For most, buying a home is a major commitment. Selecting the most appropriate mortgage may make that long-term obligation more manageable.

  1. Bankrate, January 26, 2016 
  2. Nolo.com, 2017
  3. Bankrate, January 26, 2016

Average Interest Rate: 30-Year Fixed-Rate Mortgages

According to Freddie Mac, the average rate on 30-year fixed-rate mortgages was 3.65% in 2016, which was up from the previous year, but still below historical averages.

Average Interest Rate

The content is developed from sources believed to be providing accurate information. The information in this material is not intended as tax or legal advice. It may not be used for the purpose of avoiding any federal tax penalties. Please consult legal or tax professionals for specific information regarding your individual situation. This material was developed and produced by FMG Suite to provide information on a topic that may be of interest. FMG Suite is not affiliated with the named broker-dealer, state- or SEC-registered investment advisory firm. The opinions expressed and material provided are for general information, and should not be considered a solicitation for the purchase or sale of any security. Copyright 2017 FMG Suite.

LOTS OF VARIABLES WITH FIXED-RATE MORTGAGES

Tip: Payment Practices. Depending on the loan, a home buyer who chooses a 30-year mortgage may have the option to make extra payments. In a sense, this enables the borrower to treat the long-term loan like a short-term one.

When selecting a fixed-rate mortgage, a prospective borrower has to determine how many years to finance the loan. Some financial institutions offer 10- and 20-year fixed-rate mortgages as well as 15- and 30-year fixed-rate home loans.

For the purpose of comparison, this worksheet takes a look at 15-year and 30-year fixed-rate loans.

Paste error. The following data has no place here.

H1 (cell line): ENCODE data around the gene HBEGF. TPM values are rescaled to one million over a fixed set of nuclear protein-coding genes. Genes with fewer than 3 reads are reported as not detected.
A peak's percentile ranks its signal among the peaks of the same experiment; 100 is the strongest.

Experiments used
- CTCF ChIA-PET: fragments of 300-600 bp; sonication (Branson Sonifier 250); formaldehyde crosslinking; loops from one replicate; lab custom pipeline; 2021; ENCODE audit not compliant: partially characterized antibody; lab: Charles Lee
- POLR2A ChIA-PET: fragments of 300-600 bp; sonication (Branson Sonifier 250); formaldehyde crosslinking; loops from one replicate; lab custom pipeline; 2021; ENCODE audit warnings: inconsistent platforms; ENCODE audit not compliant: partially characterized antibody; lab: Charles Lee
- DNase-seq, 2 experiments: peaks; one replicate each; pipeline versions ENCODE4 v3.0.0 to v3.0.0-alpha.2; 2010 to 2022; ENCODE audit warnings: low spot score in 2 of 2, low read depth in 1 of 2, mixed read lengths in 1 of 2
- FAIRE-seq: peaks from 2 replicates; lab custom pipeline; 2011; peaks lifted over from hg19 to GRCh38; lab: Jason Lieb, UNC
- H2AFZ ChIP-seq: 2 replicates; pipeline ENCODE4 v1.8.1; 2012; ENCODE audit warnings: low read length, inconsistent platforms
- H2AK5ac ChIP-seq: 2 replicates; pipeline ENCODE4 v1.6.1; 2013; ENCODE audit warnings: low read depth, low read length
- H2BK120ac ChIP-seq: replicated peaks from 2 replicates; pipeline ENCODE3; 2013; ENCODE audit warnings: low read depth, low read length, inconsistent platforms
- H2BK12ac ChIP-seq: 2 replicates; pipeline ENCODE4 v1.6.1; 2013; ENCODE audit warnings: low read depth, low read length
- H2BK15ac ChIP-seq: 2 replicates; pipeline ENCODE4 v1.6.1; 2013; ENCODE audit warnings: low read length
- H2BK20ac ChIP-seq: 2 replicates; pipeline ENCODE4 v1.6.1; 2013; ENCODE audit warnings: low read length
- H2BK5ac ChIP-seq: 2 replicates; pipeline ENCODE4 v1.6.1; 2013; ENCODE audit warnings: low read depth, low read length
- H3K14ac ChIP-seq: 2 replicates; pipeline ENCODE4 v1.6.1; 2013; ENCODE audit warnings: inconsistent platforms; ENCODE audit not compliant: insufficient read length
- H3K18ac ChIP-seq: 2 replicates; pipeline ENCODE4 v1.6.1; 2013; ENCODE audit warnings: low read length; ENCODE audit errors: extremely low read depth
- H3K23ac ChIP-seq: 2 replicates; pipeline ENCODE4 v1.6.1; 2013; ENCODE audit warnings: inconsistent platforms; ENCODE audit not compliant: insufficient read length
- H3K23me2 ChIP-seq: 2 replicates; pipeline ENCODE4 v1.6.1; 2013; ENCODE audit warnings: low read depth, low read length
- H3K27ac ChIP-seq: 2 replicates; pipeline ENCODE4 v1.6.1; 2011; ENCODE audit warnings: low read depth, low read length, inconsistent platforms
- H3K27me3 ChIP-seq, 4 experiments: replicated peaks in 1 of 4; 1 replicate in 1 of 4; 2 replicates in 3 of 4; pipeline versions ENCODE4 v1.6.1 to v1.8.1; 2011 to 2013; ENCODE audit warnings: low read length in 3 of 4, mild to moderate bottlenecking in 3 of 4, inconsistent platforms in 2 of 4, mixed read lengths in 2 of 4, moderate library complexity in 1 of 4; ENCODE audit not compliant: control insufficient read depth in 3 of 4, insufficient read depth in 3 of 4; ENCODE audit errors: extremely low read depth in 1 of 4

The payments on a 30-year mortgage are generally lower than 15-year loans, but their interest rates tend to be higher. The lower payment comes from spreading out the loan over twice as many payments. Because of the longer time frame, a 30-year mortgage owner pays more in interest payments than a 15-year mortgage holder.

15 Years vs. 30 Years

Fast Fact: Theory in Practice. These days about 90% of homeowners choose 30-year fixed-rate mortgages, 6% choose 15-year fixed-rate loans, and 2% choose adjustable-rate mortgages. 
Source: FreddieMac, April 10, 2017

A 15-year mortgage is paid off twice as quickly as a 30-year mortgage, which allows the home buyer to build equity at an accelerated rate. The payments on a 15-year loan are higher — but they aren’t usually twice as high — as a 30-year loan.

To get a better idea of the differences, take a few minutes and add some numbers to the accompanying worksheet.

Worksheet

The content is developed from sources believed to be providing accurate information. The information in this material is not intended as tax or legal advice. It may not be used for the purpose of avoiding any federal tax penalties. Please consult legal or tax professionals for specific information regarding your individual situation. This material was developed and produced by FMG Suite to provide information on a topic that may be of interest. FMG Suite is not affiliated with the named broker-dealer, state- or SEC-registered investment advisory firm. The opinions expressed and material provided are for general information, and should not be considered a solicitation for the purchase or sale of any security. Copyright 2017 FMG Suite.

SHOULD I PAY OFF DEBT OR INVEST?